Everyone is buzzzzing about FolkArt Home Decor Chalk paint!
It is such an awesome product and for today's blog post our good friend, Donna Dewberry, is going to share with us how she transformed a thrift store, second hand table into a gorgeous piece of furniture. She recently visited us here at the Plaid and had fun with this table in our photography studio. Anyone of us would be proud to use this table in our homes!
To begin, a painter's drop cloth was spread over the work area floor. Our slightly used table had "good bones," with great turned legs and a center drawer with a wood knob. It was a perfect candidate for a "make-over" using FolkArt Home Decor Chalk! It would look great refurbished in so many different color combinations!
Donna enjoys teaching students that by making simple knob or furniture hardware changes, you can develop a new personality for your furniture! You can see below that we offered Donna many options with a variety of new trendy, decorative knobs made of metal, ceramic, stone, and glass.
In the end, Donna selected a large glass knob with a global map background. She also selected a metal knob plate with a patina finish. These two new pieces became the color inspiration for the table. Donna selected FolkArt Home Decor Chalk Spanish Moss (34801) and Glacier (34162) as her paint colors and Clear Wax (34170) to add that finishing touch to the completed table. She also used both the FolkArt Home Decor Paint Brush (34907) and the FolkArt Home Decor Wax brush (34908). We also gathered a few miscellaneous supplies such as household glass cleaner, paper towels, soft terrycloth rag, and a clean, soft lint-free cotton cloth. The end result is going to be awesome, come along and follow!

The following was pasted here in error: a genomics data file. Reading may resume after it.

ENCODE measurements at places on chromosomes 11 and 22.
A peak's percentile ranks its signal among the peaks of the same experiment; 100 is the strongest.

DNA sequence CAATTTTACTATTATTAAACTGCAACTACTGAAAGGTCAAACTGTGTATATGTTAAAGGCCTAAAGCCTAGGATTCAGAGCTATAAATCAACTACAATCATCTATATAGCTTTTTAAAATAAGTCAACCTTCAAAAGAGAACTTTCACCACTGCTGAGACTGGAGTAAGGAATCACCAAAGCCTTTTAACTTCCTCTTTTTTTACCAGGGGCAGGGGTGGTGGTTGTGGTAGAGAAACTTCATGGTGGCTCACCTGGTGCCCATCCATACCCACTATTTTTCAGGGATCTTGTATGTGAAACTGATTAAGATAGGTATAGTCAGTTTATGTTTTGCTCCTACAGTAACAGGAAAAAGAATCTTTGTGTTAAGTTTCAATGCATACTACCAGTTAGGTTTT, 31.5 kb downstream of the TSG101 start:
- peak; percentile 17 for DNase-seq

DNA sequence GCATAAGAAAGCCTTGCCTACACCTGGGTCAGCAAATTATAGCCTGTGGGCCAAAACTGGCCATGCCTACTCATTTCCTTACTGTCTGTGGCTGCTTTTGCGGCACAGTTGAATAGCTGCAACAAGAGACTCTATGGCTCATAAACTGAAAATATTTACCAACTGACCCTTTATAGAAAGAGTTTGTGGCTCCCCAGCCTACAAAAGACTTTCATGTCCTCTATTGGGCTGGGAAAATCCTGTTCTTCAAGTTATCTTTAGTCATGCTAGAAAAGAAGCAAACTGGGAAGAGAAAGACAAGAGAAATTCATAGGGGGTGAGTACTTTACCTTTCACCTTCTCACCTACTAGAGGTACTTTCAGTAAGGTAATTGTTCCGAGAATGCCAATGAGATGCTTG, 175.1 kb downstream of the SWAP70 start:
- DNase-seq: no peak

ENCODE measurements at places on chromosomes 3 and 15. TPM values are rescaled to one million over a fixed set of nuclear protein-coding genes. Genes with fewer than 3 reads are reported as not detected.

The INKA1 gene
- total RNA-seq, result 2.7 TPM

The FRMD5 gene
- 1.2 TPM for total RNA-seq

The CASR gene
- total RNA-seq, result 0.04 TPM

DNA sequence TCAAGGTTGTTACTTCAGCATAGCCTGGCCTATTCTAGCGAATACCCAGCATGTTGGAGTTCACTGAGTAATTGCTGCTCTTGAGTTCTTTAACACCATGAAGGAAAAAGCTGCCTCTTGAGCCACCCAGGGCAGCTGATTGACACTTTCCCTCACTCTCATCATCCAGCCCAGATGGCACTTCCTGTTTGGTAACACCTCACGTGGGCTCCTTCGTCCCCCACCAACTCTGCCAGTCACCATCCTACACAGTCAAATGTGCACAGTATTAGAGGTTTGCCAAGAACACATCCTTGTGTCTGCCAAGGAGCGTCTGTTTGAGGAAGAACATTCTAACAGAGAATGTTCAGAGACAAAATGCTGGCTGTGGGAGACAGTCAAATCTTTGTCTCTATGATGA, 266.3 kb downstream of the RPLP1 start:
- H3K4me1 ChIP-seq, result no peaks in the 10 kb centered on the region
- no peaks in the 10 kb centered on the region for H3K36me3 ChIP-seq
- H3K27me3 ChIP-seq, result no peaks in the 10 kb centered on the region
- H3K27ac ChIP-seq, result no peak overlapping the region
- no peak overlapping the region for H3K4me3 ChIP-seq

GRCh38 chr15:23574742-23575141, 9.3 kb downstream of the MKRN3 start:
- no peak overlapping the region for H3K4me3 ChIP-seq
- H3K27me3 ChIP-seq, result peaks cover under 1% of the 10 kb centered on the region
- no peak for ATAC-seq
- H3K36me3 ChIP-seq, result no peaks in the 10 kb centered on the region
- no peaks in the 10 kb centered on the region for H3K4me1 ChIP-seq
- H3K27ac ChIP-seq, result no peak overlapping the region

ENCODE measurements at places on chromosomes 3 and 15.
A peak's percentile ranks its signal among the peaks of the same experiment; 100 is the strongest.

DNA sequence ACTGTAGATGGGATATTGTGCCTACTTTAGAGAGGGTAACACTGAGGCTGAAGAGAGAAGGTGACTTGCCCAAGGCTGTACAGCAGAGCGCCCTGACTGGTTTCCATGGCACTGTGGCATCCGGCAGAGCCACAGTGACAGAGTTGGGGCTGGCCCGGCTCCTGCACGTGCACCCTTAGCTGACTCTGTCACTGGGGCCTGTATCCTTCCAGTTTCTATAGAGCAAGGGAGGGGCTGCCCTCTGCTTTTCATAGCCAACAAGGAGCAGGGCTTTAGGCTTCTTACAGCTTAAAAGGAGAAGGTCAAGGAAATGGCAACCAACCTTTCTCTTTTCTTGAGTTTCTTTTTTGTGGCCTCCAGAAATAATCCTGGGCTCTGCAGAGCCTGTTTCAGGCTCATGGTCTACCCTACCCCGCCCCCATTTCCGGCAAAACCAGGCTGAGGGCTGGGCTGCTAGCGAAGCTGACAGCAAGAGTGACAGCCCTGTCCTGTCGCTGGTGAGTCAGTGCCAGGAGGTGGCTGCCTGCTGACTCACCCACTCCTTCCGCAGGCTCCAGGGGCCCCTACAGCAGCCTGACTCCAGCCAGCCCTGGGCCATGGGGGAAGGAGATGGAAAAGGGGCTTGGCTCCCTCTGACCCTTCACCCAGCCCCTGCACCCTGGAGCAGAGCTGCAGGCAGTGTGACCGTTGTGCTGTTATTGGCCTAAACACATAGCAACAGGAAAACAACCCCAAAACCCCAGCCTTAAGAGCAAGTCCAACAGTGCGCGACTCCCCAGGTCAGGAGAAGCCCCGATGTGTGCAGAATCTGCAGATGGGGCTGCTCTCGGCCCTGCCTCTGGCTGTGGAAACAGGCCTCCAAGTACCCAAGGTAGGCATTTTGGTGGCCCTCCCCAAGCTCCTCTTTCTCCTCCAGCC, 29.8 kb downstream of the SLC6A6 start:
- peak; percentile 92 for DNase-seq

With FolkArt Home Decor Chalk paint, there is no need to stop and strip a finish, prime, or sand. The only preparation that is recommended is to clean the surface of any dust, dirt or grease. To clean the table, Donna used household glass cleaner and a paper towel.
Because Donna chose to change the wooden knob, next she used a screwdriver to remove the wooden knob which would be saved for another project in the future.
So the table has been cleaned, new knob and paint colors chosen, old knob removed, the next step for Donna was to begin painting! So she loaded her FolkArt Home Decor Paint Brush with Spanish Moss and started painting the routed edges of the drawer front. (Donna tells her students that they can load the brush directly from the jar or pour a small amount onto a foam plate as a palette.) Once the routed edges were covered, she painted across the front of the drawer and then sent it aside.
When painting with FolkArt Home Decor Chalk for the first time, immediately, you notice that a small amount of paint goes a very long way. You may also notice that you can paint with long, smooth strokes or short choppy ones with extra paint to create texture. Donna painted the spindle legs next ; and here's her tip .. paint the knobby or detail areas first. You can see that she moved the brush around the leg making sure the bristles were reaching every tiny groove.